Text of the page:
Public campaign financing is a reform in progress. Recognizing that this is the most powerful response to the big money explosion of the past decade in politics, state and local governments have embraced new programs that will soon fuel grassroots campaigns.
In New York State, candidates for legislative and statewide office will begin enrolling in the new Small Donor Matching Program as early as November. State lawmakers and Governor Kathy Hochul set the program up for success earlier this week with a $20.5 million investment in the state budget for program administration and future funds. counterpart, a step towards securing a more equitable democracy in the state. The City of Baltimore and several counties in Maryland will also be implementing their new programs soon.
These developments come in addition to 14 other states and 19 municipalities that have adopted public financing systems. Lawmakers and advocates are also pushing to bring new or strengthened programs to their communities, such as in Oregon, Arizona and Maryland.
Public funding is a proven policy that comes in many forms, all of which help candidates run campaigns focused on the people they represent. In small donor matching systems like New York State’s, participating applicants receive matching public funds for each small eligible contribution they raise. For example, with a matching ratio of six to one, a contribution of $10 would get a public match of $60, making the initial donation worth $70 to the candidate. Other programs provide eligible applicants with block grants or provide residents with vouchers to award public funds to participating applicants.
Faced with increasing expenses after the Supreme Court’s decision in 2010 in United Citizens has opened the floodgates to unlimited and often secret campaign spending, public funding is the best constitutionally authorized way to combat the influence of big money. The reform has increased the value of small contributions from everyday donors, allowing candidates to spend their time raising funds from more of the people they seek to represent, as opposed to wealthy mega-donors.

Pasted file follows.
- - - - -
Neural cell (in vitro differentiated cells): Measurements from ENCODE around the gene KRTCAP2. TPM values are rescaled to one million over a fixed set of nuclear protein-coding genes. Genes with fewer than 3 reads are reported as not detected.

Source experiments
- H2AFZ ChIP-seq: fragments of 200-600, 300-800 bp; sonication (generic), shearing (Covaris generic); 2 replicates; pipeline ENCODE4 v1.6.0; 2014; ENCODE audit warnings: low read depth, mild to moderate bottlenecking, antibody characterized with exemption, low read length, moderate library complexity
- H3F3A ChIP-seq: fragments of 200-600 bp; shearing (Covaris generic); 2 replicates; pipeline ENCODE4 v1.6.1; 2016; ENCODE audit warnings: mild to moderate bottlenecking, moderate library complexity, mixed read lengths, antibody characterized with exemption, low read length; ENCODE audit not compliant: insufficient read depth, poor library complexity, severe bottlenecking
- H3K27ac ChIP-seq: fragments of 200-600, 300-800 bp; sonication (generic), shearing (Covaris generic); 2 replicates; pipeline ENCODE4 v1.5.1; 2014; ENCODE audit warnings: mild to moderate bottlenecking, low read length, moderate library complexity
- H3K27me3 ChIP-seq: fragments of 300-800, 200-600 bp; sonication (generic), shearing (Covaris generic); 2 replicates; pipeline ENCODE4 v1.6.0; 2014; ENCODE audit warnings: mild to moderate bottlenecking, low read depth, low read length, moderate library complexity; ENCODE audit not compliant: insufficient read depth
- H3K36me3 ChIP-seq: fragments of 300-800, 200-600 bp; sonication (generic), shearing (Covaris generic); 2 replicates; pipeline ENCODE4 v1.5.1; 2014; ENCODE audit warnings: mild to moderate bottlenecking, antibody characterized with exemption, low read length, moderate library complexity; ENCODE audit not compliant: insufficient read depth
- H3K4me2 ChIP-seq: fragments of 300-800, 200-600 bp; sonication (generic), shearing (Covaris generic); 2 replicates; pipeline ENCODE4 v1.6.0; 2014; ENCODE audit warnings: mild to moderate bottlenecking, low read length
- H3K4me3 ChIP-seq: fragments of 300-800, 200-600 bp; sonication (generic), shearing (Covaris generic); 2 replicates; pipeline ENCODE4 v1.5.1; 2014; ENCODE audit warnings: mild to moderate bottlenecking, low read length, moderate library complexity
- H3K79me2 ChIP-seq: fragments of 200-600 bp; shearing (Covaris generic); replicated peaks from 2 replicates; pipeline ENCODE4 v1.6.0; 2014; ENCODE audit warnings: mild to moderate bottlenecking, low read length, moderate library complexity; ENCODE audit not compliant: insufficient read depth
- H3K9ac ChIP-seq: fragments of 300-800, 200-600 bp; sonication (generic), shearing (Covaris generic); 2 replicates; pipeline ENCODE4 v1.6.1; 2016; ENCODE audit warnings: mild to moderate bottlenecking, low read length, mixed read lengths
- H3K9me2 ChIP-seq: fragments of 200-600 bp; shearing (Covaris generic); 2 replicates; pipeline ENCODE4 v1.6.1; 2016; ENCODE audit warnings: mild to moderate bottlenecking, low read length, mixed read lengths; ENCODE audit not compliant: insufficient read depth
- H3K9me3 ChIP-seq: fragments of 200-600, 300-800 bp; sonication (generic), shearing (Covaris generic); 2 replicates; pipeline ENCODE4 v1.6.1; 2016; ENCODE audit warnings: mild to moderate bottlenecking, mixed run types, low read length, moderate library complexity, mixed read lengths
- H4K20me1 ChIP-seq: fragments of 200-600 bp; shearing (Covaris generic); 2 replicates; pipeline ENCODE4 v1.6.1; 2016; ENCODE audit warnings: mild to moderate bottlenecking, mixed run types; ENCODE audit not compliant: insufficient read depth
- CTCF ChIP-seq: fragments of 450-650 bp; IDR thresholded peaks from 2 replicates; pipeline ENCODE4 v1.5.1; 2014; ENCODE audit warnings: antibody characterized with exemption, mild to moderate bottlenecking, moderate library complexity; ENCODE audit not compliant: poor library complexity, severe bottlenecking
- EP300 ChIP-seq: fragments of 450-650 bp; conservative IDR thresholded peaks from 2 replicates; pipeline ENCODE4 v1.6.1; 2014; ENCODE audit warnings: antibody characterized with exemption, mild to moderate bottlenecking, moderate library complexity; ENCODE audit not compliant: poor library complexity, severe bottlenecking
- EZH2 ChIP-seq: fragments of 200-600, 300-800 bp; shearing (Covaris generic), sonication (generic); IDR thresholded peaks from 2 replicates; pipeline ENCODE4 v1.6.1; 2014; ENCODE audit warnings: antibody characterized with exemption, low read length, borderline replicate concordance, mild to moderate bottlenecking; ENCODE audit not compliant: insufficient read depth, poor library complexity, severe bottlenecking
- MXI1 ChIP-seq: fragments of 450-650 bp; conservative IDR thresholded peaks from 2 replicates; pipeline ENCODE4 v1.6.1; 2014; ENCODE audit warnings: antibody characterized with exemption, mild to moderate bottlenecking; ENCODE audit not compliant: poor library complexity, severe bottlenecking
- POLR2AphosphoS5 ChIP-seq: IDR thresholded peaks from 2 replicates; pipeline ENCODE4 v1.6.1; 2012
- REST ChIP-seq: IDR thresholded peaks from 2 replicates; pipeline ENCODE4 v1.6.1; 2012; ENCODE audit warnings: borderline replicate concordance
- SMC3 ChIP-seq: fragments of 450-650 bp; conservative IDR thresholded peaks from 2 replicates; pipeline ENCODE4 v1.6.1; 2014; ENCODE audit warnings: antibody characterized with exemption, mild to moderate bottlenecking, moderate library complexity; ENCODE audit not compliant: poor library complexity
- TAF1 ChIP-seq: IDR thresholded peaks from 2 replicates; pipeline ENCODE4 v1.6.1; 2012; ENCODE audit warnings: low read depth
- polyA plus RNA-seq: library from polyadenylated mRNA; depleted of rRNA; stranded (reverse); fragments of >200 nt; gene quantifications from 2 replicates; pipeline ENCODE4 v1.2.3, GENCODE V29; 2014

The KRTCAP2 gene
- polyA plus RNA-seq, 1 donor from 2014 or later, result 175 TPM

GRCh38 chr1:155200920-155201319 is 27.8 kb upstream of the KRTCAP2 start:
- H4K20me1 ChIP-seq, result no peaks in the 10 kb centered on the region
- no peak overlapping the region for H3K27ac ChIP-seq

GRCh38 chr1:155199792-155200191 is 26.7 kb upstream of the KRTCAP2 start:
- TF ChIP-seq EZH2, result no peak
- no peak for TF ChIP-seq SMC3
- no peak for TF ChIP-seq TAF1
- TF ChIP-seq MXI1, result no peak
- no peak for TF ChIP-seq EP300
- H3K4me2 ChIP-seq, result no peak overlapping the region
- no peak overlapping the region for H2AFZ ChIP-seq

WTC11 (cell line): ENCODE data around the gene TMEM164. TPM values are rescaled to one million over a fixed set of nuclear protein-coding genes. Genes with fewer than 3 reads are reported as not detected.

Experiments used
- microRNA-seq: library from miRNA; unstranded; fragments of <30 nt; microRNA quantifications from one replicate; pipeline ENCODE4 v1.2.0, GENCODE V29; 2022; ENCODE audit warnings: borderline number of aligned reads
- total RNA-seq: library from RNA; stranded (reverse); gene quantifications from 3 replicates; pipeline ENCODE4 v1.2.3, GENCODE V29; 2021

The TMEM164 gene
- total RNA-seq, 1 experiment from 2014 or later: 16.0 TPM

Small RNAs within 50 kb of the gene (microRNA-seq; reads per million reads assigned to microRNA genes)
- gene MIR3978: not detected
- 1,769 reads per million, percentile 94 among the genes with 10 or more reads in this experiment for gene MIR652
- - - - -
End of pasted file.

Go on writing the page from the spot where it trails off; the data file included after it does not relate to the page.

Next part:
The candidates have run state-funded campaigns for decades in states like Connecticut, Arizona and Maine, as well as major cities including New York, San Francisco and Los Angeles. These long-term programs show the adaptability of reform over time as they maintain their benefits for applicants and small donors alike.
Here’s a look at how this reform empowered ordinary Americans in recent elections.
Support candidates to win without big money
Public funding programs help participating candidates run for office and win, even in the face of big spending by corporations and special interests. In 2020, Washington, DC held its first City Council and Board of Education elections with its Fair Elections Program. Candidates who opted into the program tended to raise and spend more — and achieve greater electoral success — than their privately-funded counterparts, even without accepting large campaign contributions from wealthy people. donors, companies or PACs.
Programs in New York and Portland, Oregon, have also paved the way for candidates to success without wealthy donors. In Portland’s first publicly funded elections, candidates raised a much higher percentage of their funds from individuals rather than special interest groups, and two-thirds of competitive candidates opted for the publicly funded program. .
New York State Attorney General Letitia James, who ran in the New York City program before taking office in the state, told the Brennan Center: ‘I wouldn’t be there where I am today without public funding. I come from a working family, but not a wealthy one. When I first showed up, I didn’t know the millionaires, and I didn’t know the deep-pocketed ones.
Increase the participation of small donors and voters